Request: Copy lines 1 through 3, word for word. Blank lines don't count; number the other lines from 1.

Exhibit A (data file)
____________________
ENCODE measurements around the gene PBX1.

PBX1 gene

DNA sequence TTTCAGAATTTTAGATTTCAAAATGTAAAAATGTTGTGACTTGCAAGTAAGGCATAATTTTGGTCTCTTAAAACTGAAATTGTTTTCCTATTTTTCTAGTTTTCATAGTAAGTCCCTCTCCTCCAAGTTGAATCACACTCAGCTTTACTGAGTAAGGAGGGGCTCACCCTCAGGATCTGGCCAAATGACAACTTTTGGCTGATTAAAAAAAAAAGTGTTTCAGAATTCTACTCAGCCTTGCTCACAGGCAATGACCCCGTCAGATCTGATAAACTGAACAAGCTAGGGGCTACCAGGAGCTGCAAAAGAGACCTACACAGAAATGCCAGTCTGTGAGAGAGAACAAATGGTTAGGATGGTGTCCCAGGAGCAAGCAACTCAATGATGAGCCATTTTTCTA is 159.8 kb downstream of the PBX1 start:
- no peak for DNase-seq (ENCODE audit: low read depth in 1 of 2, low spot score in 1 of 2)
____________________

ENCODE measurements around the gene PBX1.

PBX1 gene

DNA sequence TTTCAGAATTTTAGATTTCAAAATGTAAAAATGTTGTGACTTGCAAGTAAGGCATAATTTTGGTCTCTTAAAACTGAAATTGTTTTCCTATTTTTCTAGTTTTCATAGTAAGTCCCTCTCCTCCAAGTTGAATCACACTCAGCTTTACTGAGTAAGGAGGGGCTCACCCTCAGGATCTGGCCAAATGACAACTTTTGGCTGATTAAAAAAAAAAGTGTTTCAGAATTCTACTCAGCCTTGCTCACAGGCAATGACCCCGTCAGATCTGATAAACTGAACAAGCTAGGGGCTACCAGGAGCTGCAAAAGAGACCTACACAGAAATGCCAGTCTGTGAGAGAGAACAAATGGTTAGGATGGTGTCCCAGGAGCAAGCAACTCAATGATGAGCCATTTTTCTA is 159.8 kb downstream of the PBX1 start: